Experimentation in the Poem The Waste Land by T.S. Eliot

Topics: The Waste Land

One of the main characteristics of modernist poetry is experimentation. Arguably the best example of this that we have read so far is T.S. Eliot’s “The Waste Land.” This poem is broken up into different sections that do not seem to correlate with each other in any way. There is a common theme throughout the poem, that society has become a desolate land in which people have drifted away from their spiritual roots. This is largely evident in section 3 of the poem known as The Fire Sermon.

The title of this section, The Fire Sermon, is taken from a sermon by Buddha encouraging people to seek freedom from earthy passions. While there are a few religious references in this section, it is largely characterized by the total opposite of fleeing from earthly passions. We see in several parts of this section that the earth act become a desolate place. We see that the author is fishing in “the dull canal,” (page 383 line 189).

Water usually symbolized rebirth and renewal, but here it is another representation of the bleak state that earth is in. Eliot also shows us a rat creeping around on the riverbank, another symbol of desolation. Mr. Eugenides also suggests a homosexual encounter with the male narrator. This union would ultimately be unfruitful, which can also be seen as a symbol of the sad state the Earth is in. Along with the grim condition of the earth, we also see the deviation from spiritual beliefs. At the time this was written, it was still taboo in most places to deviate from Christianity.

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However, this deviation occurs many times in this section. We see the “old man with wrinkled female breasts,” who is physically blind but can see into the future, which is a huge shift from traditional Christianity.

Towards the end of the poem, there is a brief return to a spiritual aspect. In line 308 Buddha repeats the word “burning” many times like he is chanting. We then see in lines 309-310 the narrator calls out “Oh Lord Thou pluckest me out/ Oh Lord Thou pluckest,” which seems to be a cry for God to pull the narrator out of the fire he is consumed in. Buddha says the word “burning” one last time after this, which seems to communicate that man is stuck in this desolation he has made for himself no matter who he calls out to.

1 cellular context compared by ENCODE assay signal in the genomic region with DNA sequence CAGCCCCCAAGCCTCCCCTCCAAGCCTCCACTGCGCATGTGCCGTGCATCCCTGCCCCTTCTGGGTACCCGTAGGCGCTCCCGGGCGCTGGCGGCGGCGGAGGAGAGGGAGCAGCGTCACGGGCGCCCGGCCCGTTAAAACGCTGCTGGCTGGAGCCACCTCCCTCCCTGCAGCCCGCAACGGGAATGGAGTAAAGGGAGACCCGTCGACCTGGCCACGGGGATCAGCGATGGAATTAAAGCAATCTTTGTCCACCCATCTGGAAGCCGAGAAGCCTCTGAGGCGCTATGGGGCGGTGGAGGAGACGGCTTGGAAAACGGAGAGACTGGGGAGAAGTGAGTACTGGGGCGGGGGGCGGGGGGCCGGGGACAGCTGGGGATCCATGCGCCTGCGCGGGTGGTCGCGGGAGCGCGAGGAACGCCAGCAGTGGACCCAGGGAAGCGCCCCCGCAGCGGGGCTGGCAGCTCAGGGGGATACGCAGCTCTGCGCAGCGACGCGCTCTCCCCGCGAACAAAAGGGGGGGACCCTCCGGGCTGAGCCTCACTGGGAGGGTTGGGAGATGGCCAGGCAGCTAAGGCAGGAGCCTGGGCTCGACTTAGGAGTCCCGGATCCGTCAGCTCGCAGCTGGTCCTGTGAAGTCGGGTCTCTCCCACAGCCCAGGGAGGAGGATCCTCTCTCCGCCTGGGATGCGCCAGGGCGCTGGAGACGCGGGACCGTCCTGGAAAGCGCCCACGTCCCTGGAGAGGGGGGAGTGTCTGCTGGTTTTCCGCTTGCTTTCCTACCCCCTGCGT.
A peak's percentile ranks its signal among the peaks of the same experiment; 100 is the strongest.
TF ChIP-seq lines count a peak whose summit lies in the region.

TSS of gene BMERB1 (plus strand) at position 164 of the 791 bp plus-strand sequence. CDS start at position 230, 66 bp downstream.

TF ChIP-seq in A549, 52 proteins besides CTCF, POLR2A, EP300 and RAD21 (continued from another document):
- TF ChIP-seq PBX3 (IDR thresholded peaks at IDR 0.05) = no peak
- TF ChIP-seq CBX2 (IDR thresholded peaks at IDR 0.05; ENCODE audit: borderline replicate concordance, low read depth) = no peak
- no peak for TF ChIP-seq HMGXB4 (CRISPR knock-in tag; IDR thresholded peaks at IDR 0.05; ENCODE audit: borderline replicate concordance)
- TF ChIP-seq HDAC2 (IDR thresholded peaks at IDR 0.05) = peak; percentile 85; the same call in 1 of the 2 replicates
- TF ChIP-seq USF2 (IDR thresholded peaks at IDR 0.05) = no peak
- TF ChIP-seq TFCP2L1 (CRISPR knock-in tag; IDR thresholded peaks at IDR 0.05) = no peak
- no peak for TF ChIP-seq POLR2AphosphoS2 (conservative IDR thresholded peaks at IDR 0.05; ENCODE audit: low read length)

In this poem, we see the theme of desolation repeatedly. There is a great amount of destruction in the physical surroundings of the characters, and the characters in this section are either barren or so flawed and broken that they cannot handle a relationship that would result in a new life being created. The scenes that Eliot creates speak to the idea that he sees the modern world as a chaotic place where either nothing makes sense, or everything makes sense in the light of the surroundings. The experimental themes of chaos, desolation, and deviation from accepted religion put “The Waste Land” at the top of the list for experimental modernist poetry.

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Experimentation in the Poem The Waste Land by T.S. Eliot. (2022, Jun 15). Retrieved from https://paperap.com/experimentation-in-the-poem-the-waste-land-by-t-s-eliot/

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